Potential Donors

Eligibility Guidelines:

Section 3 of the Organ Donation and Recovery Improvement Act (ODRIA), 42 U.S.C. 274f, establishes the authority and legislative parameters to provide reimbursement for travel and subsistence expenses incurred towards living organ donation.  HRSA awarded a cooperative agreement to the Regents of the University of Michigan (Michigan), which partnered with the American Society of Transplant Surgeons (ASTS), to establish the National Living Donor Assistance Center (NLDAC) to operate this Program.

As provided for in the statutory authorization, this Program is intended to provide reimbursement only in those circumstances when payment cannot reasonably be covered by other sources of reimbursement.  The NLDAC, under Federal law, cannot provide reimbursement to any living organ donor for travel and other qualifying expenses if the donor can receive reimbursement for these expenses from any of the following sources:

(1) any State compensation program, an insurance policy, or any Federal or State health benefits program;
(2) an entity that provides health services on a prepaid basis; or
(3) the recipient of the organ.

In response to public solicitation of comments, a threshold of income eligibility for the recipient of the organ is 300 percent of the Department of Health and Human Services (HHS) Poverty Guidelines in effect at the time of the eligibility determination. The Program assumes that recipients whose income exceeds this level will have the ability to reimburse the living organ donor for the travel and subsistence expenses and any other qualifying expenses that can be authorized by the Secretary of HHS.  The Program provides an exception to this rule for financial hardships.  A transplant social worker, or appropriate transplant center representative, based on a complete recipient evaluation, can provide an official statement, notwithstanding the recipient’s income level, that the recipient of the organ would face significant financial hardship if required to pay for the qualifying living organ donor expenses.  A recipient’s financial hardship is defined as circumstances in which the recipient’s income exceeds 300 percent of the HHS Poverty Guidelines in effect at the time of the eligibility determination, but the individual will have difficulty paying the donor’s expenses due to other significant expenses.  Whether or not hardship exists in a particular case requires a fact-specific analysis; examples of significant expenses include circumstances such as paying for medical expenses not covered by insurance or providing significant financial support for a family member not living in the household (e.g., elderly parent).  Waiver requests by the transplant center, on behalf of the donor, shall be made in writing and shall clearly describe the circumstances for the waiver request.  The NLDAC will review waiver requests and make a recommendation to HRSA to either approve or deny the request.  HRSA will make the final determination and communicate its final determination to the NLDAC.  The NDLAC will notify the transplant center of the final determination.   HRSA’s determination will not be subject to appeal.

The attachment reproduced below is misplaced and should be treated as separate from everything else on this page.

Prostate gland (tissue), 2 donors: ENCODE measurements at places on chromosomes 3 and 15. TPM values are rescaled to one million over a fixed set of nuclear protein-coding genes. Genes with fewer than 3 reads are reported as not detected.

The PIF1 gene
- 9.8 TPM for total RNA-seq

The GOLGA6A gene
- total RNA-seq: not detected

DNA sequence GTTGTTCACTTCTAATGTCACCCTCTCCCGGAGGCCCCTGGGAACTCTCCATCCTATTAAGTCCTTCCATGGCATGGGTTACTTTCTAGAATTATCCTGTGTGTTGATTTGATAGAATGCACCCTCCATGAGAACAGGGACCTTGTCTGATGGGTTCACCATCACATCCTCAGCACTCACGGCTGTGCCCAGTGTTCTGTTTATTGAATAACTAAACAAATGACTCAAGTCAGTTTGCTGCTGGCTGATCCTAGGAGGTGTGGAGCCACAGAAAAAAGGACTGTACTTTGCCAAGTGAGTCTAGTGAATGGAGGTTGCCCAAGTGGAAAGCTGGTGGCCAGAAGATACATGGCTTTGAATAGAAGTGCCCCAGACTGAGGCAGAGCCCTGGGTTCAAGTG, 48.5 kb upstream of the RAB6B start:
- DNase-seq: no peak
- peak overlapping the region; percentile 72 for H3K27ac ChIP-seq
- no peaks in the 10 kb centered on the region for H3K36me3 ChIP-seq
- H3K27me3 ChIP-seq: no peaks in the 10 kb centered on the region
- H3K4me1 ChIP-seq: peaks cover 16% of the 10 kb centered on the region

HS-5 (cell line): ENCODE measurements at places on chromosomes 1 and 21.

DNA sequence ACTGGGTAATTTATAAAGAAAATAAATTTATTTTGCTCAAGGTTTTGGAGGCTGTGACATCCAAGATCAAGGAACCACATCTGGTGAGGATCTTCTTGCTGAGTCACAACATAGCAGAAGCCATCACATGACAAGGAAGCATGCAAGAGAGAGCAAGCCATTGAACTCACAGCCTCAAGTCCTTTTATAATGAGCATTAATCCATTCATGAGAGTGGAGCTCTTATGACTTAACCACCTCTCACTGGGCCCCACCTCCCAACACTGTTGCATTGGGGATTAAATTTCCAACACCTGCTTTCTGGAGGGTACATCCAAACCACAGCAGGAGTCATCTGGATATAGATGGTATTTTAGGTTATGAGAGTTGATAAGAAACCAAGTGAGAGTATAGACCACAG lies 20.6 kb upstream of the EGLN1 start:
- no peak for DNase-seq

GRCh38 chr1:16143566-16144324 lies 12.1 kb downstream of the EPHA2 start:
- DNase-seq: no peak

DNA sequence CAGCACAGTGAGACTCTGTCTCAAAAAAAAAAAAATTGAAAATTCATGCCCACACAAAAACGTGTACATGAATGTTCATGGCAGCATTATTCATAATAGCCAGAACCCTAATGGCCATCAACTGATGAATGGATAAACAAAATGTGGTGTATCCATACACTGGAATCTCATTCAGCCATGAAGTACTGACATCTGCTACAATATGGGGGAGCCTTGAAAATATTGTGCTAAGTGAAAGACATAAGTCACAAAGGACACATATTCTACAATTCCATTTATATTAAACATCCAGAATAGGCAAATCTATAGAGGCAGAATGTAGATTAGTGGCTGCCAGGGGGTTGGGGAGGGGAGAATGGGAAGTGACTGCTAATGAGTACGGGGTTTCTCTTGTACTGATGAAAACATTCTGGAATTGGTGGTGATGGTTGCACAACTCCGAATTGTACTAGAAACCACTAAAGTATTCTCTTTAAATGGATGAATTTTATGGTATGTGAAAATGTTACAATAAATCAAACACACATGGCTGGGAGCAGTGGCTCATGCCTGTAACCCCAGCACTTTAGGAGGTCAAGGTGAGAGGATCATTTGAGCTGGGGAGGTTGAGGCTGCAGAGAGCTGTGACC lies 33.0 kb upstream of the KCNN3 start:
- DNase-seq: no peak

All persons who wish to become living organ donors are eligible to receive reimbursement for their travel and qualified expenses if they cannot receive reimbursement from the sources outlined above and if all the requirements outlined in the Criteria for Donor Reimbursement Section are satisfied.  However, because of the limited funds available, prospective living donors who are most likely not able to cover these expenses will receive priority.

The ability to cover these expenses is determined based on an evaluation of (1) the donor and recipient’s income, in relation to the HHS Poverty Guidelines (described in Table 1.1 below), and (2) financial hardship. As a general matter, income refers to the donor or recipient’s total household income.  A donor may be able to demonstrate financial hardship, even if the donor’s income exceeds 300 percent of the HHS Poverty Guidelines, if the donor will have difficulty paying the qualifying expenses due to other significant expenses.  Although all requests will be reviewed on a case-by-case basis, examples of significant expenses include circumstances such as providing significant financial support for a family member not living in the household (e.g., elderly parent), loss of income due to donation process.  Waiver requests by the transplant center, on behalf of the donor, shall be made in writing and shall clearly describe the circumstances for the waiver request.  The NLDAC will review waiver requests and make a recommendation to HRSA to either approve or deny the request.  HRSA will make the final determination and communicate its final determination to the NLDAC.  The NDLAC will notify the transplant center of the final determination.   HRSA’s determination will not be subject to appeal.

Donors will be given preference in the following order of priority:

Preference Category 1: The donor’s income and the recipient’s income are each 300 percent or less of HHS Poverty Guidelines in effect at the time of the eligibility determination in their respective states of primary residence.
Preference Category 2: Although the donor’s income exceeds 300 percent of the HHS Poverty Guidelines in effect in the State of primary residence at the time of the eligibility determination, the donor demonstrates financial hardship.  The recipient’s income is at or below 300 percent of the HHS Poverty Guidelines in effect in the State of primary residence at the time of the eligibility determination.
Preference Category 3: Any living organ donor, regardless of income or financial hardship, if the recipient’s income is at or below 300 percent of the HHS Poverty Guidelines in effect in the recipient’s State of primary residence at the time of the eligibility determination.